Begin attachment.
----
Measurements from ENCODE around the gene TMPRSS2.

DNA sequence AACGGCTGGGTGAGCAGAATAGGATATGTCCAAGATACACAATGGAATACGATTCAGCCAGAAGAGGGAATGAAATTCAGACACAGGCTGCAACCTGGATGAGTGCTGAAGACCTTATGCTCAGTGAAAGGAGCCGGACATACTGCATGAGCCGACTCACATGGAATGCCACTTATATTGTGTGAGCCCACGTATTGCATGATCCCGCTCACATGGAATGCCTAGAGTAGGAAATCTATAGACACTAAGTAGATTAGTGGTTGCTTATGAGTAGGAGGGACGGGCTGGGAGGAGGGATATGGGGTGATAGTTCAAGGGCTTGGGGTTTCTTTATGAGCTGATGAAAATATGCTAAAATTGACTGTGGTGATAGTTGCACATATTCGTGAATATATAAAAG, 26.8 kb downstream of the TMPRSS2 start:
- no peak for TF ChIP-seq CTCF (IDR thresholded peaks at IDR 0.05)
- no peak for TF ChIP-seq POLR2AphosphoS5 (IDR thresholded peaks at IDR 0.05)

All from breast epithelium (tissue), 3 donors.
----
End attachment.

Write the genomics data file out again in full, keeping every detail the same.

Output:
Measurements from ENCODE around the gene TMPRSS2.

DNA sequence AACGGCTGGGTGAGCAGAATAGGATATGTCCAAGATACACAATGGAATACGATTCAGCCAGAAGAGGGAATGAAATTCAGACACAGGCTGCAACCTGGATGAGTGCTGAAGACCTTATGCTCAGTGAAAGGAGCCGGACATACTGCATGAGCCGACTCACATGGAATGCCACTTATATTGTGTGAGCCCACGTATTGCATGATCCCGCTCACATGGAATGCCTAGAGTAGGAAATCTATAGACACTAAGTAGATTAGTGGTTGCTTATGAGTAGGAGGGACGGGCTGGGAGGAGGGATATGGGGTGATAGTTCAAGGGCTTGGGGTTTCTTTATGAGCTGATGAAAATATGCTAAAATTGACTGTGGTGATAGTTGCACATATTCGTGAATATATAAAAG, 26.8 kb downstream of the TMPRSS2 start:
- no peak for TF ChIP-seq CTCF (IDR thresholded peaks at IDR 0.05)
- no peak for TF ChIP-seq POLR2AphosphoS5 (IDR thresholded peaks at IDR 0.05)

All from breast epithelium (tissue), 3 donors.